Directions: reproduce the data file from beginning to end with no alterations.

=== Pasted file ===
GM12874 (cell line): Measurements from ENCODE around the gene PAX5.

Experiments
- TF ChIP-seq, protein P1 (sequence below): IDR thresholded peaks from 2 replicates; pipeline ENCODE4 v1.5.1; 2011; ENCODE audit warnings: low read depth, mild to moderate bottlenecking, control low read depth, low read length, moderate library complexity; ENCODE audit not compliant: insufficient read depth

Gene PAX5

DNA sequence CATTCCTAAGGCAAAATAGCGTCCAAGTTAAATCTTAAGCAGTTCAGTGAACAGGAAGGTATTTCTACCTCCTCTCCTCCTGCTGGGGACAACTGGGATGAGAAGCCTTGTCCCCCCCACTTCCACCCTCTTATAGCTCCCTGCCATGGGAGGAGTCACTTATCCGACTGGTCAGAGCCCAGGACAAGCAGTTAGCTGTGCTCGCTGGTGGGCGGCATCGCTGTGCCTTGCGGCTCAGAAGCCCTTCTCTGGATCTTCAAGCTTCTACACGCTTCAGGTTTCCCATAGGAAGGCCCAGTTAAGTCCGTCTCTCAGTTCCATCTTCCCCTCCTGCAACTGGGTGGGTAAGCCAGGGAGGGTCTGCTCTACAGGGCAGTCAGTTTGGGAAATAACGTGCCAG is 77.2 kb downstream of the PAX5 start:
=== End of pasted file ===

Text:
GM12874 (cell line): Measurements from ENCODE around the gene PAX5.

Experiments
- TF ChIP-seq, protein P1 (sequence below): IDR thresholded peaks from 2 replicates; pipeline ENCODE4 v1.5.1; 2011; ENCODE audit warnings: low read depth, mild to moderate bottlenecking, control low read depth, low read length, moderate library complexity; ENCODE audit not compliant: insufficient read depth

Gene PAX5

DNA sequence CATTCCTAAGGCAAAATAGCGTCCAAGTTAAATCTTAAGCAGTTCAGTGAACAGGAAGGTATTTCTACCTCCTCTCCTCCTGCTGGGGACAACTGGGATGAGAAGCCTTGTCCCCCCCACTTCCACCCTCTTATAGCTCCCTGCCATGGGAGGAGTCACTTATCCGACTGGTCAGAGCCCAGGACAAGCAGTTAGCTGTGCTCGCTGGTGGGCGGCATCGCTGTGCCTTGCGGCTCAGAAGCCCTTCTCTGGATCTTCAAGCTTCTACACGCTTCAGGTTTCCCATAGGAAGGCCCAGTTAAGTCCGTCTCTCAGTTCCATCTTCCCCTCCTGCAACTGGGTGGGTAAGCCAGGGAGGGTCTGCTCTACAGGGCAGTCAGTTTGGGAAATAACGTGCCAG is 77.2 kb downstream of the PAX5 start: